Francesca Forrest
Jun 05, 2014 Francesca Forrest marked it as gave-up-on
I got a notice from the library that this had come due, and I was going to return it without finishing it, as it's so dense, but just now I was dipping in, and there are so many gems and vignettes, I think I'll renew it and see if I can't read a little more, glean a little more.

...Okay, I did give up on this. Outside of the section on Alan Lomax's friendship with Zora Neale Hurston (which was fascinating), I found the rest of the book too dense with moment-by-moment facts, events, and people; I
Far too much detail, a little less and the it would have flowed better.
The American Conservative
'Szwed does a fine job of establishing the self-made John Lomax, a great example of the pent-up human genius liberated by the American frontier, as one of the world’s first ethnographers and ethnomusicologists, who transferred to Alan a love for “roots” music of all kinds yet wrangled with his son over Alan’s perceived disloyalty to his own roots...'

Read the full review, "American Folk Hero," on our website:
A very fine-grained account of the life of a man with one of the coolest careers ever. Full of fascinating detail. It basically made me wonder what I've done with my life. Alan Lomax did more by the time he was 25 than I probably will in my whole life, traveling all over America (and even to Haiti) recording folk music, getting a job at the Library of Congress, meeting and chatting with a series of musical legends. Amazing.
Roman Sonnleitner
Tedious and longwinded...
As interesting and influential as Alan Lomax' life may have been, this biography totally fails to make his character come alive. This is more like a scholarly account of his actions rather than a literary biography. Really boring to read, frankly, I didn't even bother finishing it - I may pick it up again once in a while to read another chapter, but fun reading it's not!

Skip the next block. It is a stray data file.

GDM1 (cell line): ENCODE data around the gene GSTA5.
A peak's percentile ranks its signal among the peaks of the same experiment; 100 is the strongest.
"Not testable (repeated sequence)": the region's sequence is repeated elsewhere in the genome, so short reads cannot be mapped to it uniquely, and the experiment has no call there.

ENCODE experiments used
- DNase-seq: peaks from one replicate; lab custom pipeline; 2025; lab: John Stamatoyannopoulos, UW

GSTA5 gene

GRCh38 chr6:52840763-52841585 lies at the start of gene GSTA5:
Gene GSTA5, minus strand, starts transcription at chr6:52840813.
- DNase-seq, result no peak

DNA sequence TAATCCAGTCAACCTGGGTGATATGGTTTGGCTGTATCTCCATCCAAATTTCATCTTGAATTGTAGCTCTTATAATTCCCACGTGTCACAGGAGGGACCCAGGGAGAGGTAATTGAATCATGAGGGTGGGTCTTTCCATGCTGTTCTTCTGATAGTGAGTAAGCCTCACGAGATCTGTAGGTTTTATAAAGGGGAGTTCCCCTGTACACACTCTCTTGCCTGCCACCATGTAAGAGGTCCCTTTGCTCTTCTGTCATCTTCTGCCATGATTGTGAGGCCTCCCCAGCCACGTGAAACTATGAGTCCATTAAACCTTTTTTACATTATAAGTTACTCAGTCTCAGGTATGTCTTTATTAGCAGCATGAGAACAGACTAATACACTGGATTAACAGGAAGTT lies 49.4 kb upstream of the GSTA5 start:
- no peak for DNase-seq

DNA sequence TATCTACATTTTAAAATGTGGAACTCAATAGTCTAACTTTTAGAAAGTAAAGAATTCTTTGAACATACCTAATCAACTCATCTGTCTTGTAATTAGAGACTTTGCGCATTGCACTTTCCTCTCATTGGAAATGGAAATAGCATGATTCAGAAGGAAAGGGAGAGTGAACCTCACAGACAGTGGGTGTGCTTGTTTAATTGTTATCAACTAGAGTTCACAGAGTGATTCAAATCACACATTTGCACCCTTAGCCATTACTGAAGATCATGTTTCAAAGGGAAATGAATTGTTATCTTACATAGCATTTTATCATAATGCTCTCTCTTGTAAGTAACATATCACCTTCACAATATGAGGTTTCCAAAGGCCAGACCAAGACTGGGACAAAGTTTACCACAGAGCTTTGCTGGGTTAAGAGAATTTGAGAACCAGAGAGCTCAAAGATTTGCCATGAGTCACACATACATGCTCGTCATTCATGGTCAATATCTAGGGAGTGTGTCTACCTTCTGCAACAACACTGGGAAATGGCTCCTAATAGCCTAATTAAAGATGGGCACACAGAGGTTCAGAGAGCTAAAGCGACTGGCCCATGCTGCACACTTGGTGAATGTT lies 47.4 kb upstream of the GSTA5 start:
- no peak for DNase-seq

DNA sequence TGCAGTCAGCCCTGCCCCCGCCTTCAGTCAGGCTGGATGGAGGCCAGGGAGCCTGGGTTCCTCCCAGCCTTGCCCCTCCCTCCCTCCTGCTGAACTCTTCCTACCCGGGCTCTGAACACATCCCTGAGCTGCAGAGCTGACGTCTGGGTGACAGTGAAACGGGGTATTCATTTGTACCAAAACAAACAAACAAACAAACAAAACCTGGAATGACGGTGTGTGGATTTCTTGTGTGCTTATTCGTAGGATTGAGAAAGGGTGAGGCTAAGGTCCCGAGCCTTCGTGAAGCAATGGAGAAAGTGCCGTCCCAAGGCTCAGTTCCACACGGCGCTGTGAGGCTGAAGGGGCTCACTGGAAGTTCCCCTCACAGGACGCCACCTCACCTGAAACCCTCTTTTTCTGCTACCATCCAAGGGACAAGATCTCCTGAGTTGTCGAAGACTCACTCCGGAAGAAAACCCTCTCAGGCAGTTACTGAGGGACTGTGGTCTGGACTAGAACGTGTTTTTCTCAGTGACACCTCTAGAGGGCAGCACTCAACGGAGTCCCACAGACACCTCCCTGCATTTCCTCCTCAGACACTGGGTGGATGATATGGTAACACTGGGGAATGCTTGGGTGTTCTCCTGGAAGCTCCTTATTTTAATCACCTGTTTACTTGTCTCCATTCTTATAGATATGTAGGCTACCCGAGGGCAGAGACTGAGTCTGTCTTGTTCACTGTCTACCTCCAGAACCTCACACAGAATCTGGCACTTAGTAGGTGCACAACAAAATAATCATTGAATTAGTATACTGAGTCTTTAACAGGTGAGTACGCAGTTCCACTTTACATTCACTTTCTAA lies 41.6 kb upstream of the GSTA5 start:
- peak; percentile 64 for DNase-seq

A very detailed biography.
Remarkable man for the vastness of his abilities, which went WAY beyond mere recording. I was impressed by the breadth of Alan Lomax's talents, by the numbers of geographic areas of the world in which he plied them, and by how very little money he had his whole life. The subject is not a bit dull, but I found the writing to be less than compelling.
Samuel Gutterman
Not much in the way of an editorial narrative or dramatic color from Szwed, but that's probably the right approach for such an accomplished and full life as that of Alan Lomax. Definitely makes you reevaluate the time you've spent playing computer solitaire, or as Tom Lehrer said "Why, by the time Mozart was my age he had been dead for 5 years."
Thank you Alan Lomax.
In all honesty, I was not too fascinated by Lomax's life and thought he came across as petulant and selfish. But as a fan of many of Lomax's field recordings (particularly those from his "Southern journey"), I really enjoyed poring over this book for names of performers, record labels, and recordists I hadn't heard of before.
Fascinating for its discussion of Lomax's discovery/relationship with Leadbelly, Woody Guthrie and Jelly Roll Morton, but it's very obvious that the book was written by an academic - it's pedantic and, while jam packed with details, doesn't have a strong sense of storytelling narrative.